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Proceedings of the First Symposium on Marsupials in New Zealand

Fluctuations in Density Patterns of Possums Trichosurus Vulpecula Along the North Bank of the Taramakau Catchment Westland, New Zealand

page 183

Fluctuations in Density Patterns of Possums Trichosurus Vulpecula Along the North Bank of the Taramakau Catchment Westland, New Zealand


Fluctuations in density patterns of common brushtail possum populations were studied by faecal pellet counts along the North Bank of the Taramakau catchment from 1969 to 1975. The study area contained two major vegetation associations, rata/kamahi forest and red beech forest. Variations in density patterns over the years indicated that peak carrying capacities in the beech zone were approximately half those in the rata/kamahi zone.

The upper forest transitional zone above both major forest types reached similar peak densities. Canopy damage in this zone, which coincided with heavy use of the understorey by deer, is discussed on the basis of aerial photography runs flown over the area in 1960 and in 1973.

In the winter of 1974 the whole area was poisoned by air with 1080 impregnated carrot. Approximately 85% of the population was removed by this operation. The greatest decline in pellet densities was recorded in the lower and mid forest zones.

General Discussion

WODZICKI. How do you assess your populations and what were the possible errors in your estimates?

PEKELHARING. I was unable to give full details due to lack of time. Basically, populations were assessed using faecal pellet surveys in plots at 20 m intervals along lines up the hill; each line probably consisted of 80 such plots and we were just scoring presence or absence of possum pellets in those plots. Using frequency/density transformations we worked out a density index which was multiplied by the plot area to give the equivalent of density of possum pellets per hectare. I have not put confidence limits on these estimates because I consider that the changes were so drastic that I feel fairly confident about the results - pellet counts ranged from about 500/ha to 4,000/ha.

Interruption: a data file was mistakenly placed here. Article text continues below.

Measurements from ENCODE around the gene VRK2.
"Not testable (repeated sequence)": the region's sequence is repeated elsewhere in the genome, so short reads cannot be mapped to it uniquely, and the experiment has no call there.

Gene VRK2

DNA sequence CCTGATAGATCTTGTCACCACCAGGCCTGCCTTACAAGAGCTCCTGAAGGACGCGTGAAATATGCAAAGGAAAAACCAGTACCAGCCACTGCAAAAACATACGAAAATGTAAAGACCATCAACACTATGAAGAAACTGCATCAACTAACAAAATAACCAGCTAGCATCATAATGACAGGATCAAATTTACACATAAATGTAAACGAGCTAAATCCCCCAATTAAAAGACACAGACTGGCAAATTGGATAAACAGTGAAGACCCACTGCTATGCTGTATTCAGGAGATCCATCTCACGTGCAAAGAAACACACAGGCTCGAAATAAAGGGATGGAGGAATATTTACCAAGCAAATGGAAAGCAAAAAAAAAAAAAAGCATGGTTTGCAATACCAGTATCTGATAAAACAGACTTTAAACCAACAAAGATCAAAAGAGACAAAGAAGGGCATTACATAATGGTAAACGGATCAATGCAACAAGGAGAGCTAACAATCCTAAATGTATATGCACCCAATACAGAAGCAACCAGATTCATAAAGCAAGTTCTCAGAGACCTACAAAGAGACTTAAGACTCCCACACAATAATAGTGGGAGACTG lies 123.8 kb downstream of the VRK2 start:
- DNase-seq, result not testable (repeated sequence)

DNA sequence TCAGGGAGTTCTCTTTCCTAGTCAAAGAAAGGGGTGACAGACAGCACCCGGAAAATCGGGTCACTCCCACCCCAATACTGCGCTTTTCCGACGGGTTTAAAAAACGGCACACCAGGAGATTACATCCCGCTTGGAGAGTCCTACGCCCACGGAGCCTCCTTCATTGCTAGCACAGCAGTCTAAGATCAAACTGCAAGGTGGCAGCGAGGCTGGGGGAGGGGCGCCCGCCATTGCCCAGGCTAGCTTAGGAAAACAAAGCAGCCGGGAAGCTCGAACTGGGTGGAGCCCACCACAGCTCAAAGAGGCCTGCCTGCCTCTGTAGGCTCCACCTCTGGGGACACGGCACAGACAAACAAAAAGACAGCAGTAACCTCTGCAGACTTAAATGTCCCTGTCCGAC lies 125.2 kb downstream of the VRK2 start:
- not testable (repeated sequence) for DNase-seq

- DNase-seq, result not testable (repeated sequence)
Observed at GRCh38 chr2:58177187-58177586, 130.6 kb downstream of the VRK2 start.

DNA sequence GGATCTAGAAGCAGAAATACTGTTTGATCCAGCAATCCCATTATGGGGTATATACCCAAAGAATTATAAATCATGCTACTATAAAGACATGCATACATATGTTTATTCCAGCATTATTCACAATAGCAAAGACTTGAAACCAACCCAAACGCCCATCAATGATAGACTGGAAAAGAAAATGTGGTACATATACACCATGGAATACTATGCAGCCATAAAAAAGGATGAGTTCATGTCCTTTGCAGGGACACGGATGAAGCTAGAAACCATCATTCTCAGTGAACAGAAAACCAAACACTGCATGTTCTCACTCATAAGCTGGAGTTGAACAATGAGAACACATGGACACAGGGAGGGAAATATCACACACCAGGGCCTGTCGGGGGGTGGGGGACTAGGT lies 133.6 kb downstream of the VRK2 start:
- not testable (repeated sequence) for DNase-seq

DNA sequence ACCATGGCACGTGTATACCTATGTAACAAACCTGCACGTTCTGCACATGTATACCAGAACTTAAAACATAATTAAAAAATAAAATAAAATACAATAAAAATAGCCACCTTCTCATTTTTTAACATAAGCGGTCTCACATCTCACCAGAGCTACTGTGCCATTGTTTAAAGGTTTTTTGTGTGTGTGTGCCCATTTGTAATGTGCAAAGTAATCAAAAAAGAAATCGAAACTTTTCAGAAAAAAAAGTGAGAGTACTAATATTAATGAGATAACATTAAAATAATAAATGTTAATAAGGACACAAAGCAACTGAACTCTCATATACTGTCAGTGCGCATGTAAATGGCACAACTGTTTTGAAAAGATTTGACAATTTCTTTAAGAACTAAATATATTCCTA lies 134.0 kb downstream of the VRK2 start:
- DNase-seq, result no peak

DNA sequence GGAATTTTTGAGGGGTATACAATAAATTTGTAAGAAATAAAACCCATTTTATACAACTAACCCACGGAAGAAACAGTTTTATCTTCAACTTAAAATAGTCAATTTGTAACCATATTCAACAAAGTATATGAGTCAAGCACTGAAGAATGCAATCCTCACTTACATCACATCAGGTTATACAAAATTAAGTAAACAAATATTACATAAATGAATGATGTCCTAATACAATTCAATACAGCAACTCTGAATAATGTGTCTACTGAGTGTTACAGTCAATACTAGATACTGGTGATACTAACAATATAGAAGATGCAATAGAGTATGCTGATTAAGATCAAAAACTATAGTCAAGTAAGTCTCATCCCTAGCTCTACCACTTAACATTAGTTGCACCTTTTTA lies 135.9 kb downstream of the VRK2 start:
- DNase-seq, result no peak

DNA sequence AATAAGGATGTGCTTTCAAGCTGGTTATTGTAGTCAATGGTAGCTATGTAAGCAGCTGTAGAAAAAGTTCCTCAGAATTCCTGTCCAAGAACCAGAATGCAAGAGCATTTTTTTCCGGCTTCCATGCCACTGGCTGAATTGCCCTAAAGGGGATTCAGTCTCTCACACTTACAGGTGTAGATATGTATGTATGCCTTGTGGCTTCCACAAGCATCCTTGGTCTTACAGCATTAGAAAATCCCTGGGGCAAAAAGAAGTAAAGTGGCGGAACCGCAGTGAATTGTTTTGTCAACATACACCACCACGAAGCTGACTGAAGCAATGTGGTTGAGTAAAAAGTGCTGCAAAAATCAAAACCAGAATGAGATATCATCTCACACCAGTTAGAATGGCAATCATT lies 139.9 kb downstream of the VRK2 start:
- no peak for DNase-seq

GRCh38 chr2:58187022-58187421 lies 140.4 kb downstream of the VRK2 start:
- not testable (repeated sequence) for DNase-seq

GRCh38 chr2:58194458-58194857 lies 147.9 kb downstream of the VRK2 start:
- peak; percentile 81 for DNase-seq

YOUNG. You seem to have touched upon a very fundamental point, simply that the factors controlling the population at one density level may be quite different from those allowing the population to develop again after control. Otherwise if you don't accept this, then you must say that the population level of 1974 would have fallen naturally down to its present 1977 level without control. There must be two sets of factors operating - one at the medium density levels of 1974 and the other at the very low level immediately after this.

PEKELHARING. I did not want to complicate matters in my paper, but part of this area was poisoned in 1970 as part of Dr Bamford's work. There was quite a high kill so the population did decline quite markedly. We got the same amount of drop outside the poison area so I concluded that the population was at peak and that what was removed in the one area by the poison, was removed in the other area by natural decline.

page 184

YOUNG. The critical drop was the next one from 1974 to 1977, following poisoning. Is there any indication that the population has tried to increase again, or has tried and not succeeded?

PEKELHARING. No. After 3 years I would not say with certainty that it has increased, rather I would say it was about the same level - at least it is nowhere near the level it was formerly. Fluctuations in pellet counts make a more precise opinion difficult.